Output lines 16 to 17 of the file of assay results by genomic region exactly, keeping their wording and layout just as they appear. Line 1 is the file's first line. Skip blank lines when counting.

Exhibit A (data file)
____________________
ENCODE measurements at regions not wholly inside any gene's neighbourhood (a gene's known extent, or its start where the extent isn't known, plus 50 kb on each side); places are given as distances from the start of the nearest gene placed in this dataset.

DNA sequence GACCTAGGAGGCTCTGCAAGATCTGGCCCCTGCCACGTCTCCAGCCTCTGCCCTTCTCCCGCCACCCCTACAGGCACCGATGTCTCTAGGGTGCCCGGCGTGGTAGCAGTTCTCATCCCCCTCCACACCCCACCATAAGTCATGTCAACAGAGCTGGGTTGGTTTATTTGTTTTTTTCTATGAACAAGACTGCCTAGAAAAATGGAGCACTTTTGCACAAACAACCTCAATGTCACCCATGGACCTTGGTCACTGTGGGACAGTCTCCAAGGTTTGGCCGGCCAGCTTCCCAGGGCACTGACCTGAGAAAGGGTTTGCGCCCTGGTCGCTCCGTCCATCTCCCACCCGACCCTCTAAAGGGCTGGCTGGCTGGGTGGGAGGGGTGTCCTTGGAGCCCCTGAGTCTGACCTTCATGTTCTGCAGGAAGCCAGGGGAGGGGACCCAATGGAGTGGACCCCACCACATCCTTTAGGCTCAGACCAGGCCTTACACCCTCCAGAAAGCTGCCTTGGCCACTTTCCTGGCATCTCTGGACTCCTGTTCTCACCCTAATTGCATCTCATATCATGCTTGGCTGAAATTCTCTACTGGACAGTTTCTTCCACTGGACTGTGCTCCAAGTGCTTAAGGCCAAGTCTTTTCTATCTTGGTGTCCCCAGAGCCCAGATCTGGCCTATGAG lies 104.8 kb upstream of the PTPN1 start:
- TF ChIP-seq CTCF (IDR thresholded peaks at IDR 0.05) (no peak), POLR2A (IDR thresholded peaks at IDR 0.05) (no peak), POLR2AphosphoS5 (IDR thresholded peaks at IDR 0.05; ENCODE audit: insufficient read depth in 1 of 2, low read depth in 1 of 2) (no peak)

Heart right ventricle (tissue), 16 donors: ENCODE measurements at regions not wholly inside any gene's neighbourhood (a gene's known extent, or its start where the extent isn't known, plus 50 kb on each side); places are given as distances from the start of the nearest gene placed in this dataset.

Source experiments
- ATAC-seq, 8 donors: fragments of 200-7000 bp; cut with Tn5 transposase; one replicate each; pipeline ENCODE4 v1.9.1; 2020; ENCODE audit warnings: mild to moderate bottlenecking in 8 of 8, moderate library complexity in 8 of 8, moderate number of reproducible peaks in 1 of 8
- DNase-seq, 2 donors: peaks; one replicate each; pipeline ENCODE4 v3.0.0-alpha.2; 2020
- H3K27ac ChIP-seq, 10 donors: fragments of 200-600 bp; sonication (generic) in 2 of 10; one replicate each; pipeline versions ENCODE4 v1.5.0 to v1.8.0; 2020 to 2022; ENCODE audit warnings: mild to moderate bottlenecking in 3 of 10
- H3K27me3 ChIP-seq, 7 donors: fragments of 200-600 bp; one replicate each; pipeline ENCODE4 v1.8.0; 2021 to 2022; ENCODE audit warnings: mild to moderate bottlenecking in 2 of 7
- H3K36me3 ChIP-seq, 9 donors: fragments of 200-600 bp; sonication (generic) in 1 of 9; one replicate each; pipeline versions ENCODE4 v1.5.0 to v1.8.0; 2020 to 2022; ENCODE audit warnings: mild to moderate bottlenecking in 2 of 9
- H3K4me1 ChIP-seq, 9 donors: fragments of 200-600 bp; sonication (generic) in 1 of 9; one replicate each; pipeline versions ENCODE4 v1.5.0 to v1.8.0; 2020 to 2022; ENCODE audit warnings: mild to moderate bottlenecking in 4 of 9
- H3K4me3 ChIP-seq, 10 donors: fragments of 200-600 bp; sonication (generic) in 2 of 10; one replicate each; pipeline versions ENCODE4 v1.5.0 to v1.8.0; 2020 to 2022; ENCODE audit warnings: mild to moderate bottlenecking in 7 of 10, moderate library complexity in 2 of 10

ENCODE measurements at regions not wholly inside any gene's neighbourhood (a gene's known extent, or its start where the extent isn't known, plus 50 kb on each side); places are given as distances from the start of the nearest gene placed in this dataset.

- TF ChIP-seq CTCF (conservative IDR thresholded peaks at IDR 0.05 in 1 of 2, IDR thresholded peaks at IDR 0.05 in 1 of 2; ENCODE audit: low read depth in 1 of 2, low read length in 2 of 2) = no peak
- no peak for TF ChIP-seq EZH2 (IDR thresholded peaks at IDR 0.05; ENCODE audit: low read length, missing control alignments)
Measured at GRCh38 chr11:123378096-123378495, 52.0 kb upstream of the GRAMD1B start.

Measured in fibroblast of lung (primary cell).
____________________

Measured at GRCh38 chr11:123378096-123378495, 52.0 kb upstream of the GRAMD1B start.

Measured in fibroblast of lung (primary cell).